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Paris, 1919: Lionel Curtis, a British diplo­mat, delivered a barnstorming speech to the British and American delegates to the Paris Peace Conference, championing a vi­sion that was to alter the course of interna­tional politics.

Curtis’s idea was for an organization whose purpose would be to foster mutual understanding of and between nations through debate, dialogue and independ­ent analysis. Bodies already existed for the advancement of science, medicine and the arts. Why not, with Europe still reeling from the First World War, create one for international relations?

Out of this idea, two organizations were born. In London, the British Institute of International Affairs – later to be known as Chatham House – and in New York, the Council on Foreign Relations. Robert Cecil, British Conservative politi­cian and an architect of the League of Na­tions, chaired the inaugural meeting on the evening of July 5, 1920, at the Royal Society of Arts in The Strand, in central London.

Early contributors included politician Nancy Astor, prime ministers Arthur Bal­four and Ramsay MacDonald, Middle East expert Gertrude Bell and suffragist Milli­cent Fawcett, who joined business people, academics, writers and journalists to un­derstand and discuss the issues of the day.

In 1923, Canadian philanthropists Colo­nel RW Leonard and Kate Rowlands Leon­ard acquired Chatham House, at 10 St James’s Square, previously home to three prime ministers including William Pitt, Earl of Chatham. They donated the build­ing as a new home for the rapidly growing organization which increasingly became known as Chatham House.

In 1926, King George V granted the in­stitute its Royal Charter, which underpins the independence, impartiality and global outlook of the organization to this day. The leading thinkers of the time used the institute’s resources to develop their ideas. John Maynard Keynes led a study group that began to shape many of the institu­tional mechanisms that were to play a cen­tral role in creating international financial stability after the Second World War.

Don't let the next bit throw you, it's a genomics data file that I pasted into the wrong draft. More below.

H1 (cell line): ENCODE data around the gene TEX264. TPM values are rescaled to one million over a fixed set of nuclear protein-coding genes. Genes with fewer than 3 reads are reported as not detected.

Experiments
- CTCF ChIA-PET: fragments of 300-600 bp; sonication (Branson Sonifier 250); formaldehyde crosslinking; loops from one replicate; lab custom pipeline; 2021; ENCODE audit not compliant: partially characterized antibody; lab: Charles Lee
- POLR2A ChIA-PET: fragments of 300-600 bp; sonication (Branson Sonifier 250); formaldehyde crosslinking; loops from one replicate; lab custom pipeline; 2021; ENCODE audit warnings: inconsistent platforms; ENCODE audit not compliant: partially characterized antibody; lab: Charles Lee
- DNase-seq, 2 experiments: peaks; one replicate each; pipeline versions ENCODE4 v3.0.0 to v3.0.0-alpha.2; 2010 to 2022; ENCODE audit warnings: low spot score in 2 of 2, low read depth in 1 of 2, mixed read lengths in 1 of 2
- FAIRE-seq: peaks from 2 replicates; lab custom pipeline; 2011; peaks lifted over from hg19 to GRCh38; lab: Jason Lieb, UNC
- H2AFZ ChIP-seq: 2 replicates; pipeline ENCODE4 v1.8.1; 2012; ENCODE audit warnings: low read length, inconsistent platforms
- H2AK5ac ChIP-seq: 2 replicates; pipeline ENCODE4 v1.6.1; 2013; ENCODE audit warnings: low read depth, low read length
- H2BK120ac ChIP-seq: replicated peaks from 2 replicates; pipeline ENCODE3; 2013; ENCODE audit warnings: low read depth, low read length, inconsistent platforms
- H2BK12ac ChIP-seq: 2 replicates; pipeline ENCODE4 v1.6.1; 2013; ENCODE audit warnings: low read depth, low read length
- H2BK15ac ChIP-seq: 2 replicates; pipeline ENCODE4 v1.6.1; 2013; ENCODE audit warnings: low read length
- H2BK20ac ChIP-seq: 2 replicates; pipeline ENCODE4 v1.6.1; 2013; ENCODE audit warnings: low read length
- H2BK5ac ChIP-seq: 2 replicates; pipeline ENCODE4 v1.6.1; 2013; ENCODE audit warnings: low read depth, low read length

Arnold Toynbee, the institute’s first di­rector of studies, and others, including No­bel Prize winners Robert Cecil and Norman Angell, championed the ideas that led to the founding of the United Nations, pursu­ing their belief that international coopera­tion within a rules-based system offered the best route to global peace and prosperity.

The Chatham House Rule, now in com­mon currency around the world, was de­vised in 1927 and the institute quickly became a magnet for leading politicians including Mahatma Gandhi and Winston Churchill. Since then, the Rule’s wording has subtly evolved alongside politics and society, while its spirit has remained the same: to foster open and inclusive dialogue on the most important issues of the day.

One hundred years on, Chatham House continues to foster mutual understanding between nations through debate, dialogue and independent analysis. And as interna­tional debates have branched out beyond small groups of senior policymakers to the wider public, so too has Chatham House moved to engage directly with diverse global audiences through new technology.